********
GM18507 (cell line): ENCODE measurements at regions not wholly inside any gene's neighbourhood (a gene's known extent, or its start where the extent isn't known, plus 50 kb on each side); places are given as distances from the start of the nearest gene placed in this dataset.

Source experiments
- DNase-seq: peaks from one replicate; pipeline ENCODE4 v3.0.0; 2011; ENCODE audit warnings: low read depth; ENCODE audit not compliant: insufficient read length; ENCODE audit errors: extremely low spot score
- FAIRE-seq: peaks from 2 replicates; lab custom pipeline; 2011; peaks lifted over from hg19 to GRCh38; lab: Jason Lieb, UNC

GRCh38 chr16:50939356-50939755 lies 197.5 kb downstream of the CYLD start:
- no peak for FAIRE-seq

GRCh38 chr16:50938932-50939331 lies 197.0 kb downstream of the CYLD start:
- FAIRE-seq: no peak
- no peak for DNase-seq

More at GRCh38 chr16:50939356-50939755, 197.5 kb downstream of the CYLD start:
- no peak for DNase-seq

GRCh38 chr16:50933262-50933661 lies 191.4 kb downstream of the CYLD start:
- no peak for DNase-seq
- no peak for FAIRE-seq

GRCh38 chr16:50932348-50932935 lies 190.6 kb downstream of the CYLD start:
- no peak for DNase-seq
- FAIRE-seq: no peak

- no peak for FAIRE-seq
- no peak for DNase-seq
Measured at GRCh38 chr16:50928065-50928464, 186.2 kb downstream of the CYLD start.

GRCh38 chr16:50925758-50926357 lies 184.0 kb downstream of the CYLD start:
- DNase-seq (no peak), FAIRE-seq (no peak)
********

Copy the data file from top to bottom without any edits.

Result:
GM18507 (cell line): ENCODE measurements at regions not wholly inside any gene's neighbourhood (a gene's known extent, or its start where the extent isn't known, plus 50 kb on each side); places are given as distances from the start of the nearest gene placed in this dataset.

Source experiments
- DNase-seq: peaks from one replicate; pipeline ENCODE4 v3.0.0; 2011; ENCODE audit warnings: low read depth; ENCODE audit not compliant: insufficient read length; ENCODE audit errors: extremely low spot score
- FAIRE-seq: peaks from 2 replicates; lab custom pipeline; 2011; peaks lifted over from hg19 to GRCh38; lab: Jason Lieb, UNC

GRCh38 chr16:50939356-50939755 lies 197.5 kb downstream of the CYLD start:
- no peak for FAIRE-seq

GRCh38 chr16:50938932-50939331 lies 197.0 kb downstream of the CYLD start:
- FAIRE-seq: no peak
- no peak for DNase-seq

More at GRCh38 chr16:50939356-50939755, 197.5 kb downstream of the CYLD start:
- no peak for DNase-seq

GRCh38 chr16:50933262-50933661 lies 191.4 kb downstream of the CYLD start:
- no peak for DNase-seq
- no peak for FAIRE-seq

GRCh38 chr16:50932348-50932935 lies 190.6 kb downstream of the CYLD start:
- no peak for DNase-seq
- FAIRE-seq: no peak

- no peak for FAIRE-seq
- no peak for DNase-seq
Measured at GRCh38 chr16:50928065-50928464, 186.2 kb downstream of the CYLD start.

GRCh38 chr16:50925758-50926357 lies 184.0 kb downstream of the CYLD start:
- DNase-seq (no peak), FAIRE-seq (no peak)